Even this release was delayed when the Italian printers balked at the grotesque photographs, like the one on this page of deformed bodyshapes composed of limbs, arseholes, bollocks, and the occasional gaping gob. Unlike the film's fast, grainy images, these are flatly, brightly lit with an objective feel, like something out of a medical textbook: 'In my mind they were photos of [the character] as a baby,' Cunningham explains, 'being photographed in hospital and changing shape each time they took a photograph.' Hardly every mother's dream. There are also dozens of sketches that hark back to the character's origins as a doodle in the margins of Cunningham's schoolbooks.
It adds up to an impressive and unusual package - one that's typical of Warp Films' ambitious new reach. Founded in 1989, Warp Records nurtured the likes of Aphex Twin, LFO and Autechre (for whom Cunningham made his first video ten years ago); the label moved into film with Chris Morris's BAFTA-winning 2002 short 'My Wrongs #8245-8249 & 117', which sold well on disc, and last year produced its first feature, Shane Meadows' 'Dead Man's Shoes'. DVD distribution remains key to Warp's approach. It hopes to develop a loyal record label or film club-type audience for a varied diet of material. A week after 'Rubber Johnny', the disturbing 'Paradise Lost' documentaries are released; future titles could range from music-based content to vintage television.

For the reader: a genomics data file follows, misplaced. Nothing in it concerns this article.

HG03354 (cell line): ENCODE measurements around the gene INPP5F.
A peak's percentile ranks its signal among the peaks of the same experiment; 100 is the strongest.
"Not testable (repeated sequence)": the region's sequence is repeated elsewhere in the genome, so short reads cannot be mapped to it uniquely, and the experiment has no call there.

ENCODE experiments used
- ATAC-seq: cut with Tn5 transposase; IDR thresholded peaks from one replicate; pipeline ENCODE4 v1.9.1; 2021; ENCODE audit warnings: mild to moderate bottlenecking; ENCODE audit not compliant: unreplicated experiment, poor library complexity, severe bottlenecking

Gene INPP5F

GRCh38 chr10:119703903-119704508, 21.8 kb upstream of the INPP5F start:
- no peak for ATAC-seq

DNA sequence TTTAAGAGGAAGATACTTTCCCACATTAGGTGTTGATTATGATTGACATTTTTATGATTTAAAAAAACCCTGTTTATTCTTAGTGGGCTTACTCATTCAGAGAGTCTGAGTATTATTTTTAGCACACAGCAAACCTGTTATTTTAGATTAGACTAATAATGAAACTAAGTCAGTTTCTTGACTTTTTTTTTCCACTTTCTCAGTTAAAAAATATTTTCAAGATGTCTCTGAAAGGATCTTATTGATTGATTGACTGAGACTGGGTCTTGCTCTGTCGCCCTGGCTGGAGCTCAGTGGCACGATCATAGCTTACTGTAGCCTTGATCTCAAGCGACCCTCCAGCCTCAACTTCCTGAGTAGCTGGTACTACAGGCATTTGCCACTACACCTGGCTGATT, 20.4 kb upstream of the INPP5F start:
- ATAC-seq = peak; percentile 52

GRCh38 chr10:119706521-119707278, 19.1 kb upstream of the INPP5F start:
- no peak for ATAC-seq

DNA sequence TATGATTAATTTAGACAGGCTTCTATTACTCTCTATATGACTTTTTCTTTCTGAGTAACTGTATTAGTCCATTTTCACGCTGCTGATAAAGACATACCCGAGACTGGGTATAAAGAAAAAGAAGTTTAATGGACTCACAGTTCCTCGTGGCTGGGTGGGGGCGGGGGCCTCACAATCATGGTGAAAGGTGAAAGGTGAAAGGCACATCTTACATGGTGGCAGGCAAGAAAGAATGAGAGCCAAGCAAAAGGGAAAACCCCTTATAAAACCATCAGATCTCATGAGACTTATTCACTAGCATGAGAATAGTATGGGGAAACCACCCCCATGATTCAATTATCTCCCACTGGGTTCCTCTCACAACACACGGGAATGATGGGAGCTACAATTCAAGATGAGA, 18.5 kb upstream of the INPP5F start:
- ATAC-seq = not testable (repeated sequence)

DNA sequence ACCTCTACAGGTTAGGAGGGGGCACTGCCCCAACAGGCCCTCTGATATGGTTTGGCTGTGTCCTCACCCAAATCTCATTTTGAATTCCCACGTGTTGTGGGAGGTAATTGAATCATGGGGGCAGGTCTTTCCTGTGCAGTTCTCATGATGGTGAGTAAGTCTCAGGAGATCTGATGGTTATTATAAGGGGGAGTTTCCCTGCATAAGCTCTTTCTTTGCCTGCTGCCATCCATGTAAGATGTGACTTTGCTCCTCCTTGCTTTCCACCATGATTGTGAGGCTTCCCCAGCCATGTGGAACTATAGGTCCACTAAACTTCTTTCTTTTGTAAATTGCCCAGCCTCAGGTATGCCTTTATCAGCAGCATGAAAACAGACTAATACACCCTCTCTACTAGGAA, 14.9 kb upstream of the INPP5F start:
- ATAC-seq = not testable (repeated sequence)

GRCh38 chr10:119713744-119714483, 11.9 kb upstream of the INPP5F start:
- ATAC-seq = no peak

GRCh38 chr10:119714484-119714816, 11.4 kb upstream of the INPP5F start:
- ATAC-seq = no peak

Warp's Mark Herbert says the company has taken its cue from its track record in music. 'The director's vision is so important. Our thing is developing a body of work with people rather than one-hit-wonders, and finding an audience for it. With our own distribution, films don't have to be on 300 prints across the country.'
Feature production also continues: Meadows' skinhead memoir 'Oi! This Is England' is due to shoot in September and talks are underway with Lynne Ramsay, for whose 'Morvern Callar' Warp produced the soundtrack. Other projects include 'Harvest', a story by Frank Cottrell Boyce about allotments and asylum-seekers and eventually, perhaps, a Chris Cunningham feature. At any rate, he has no plans to return to promo work.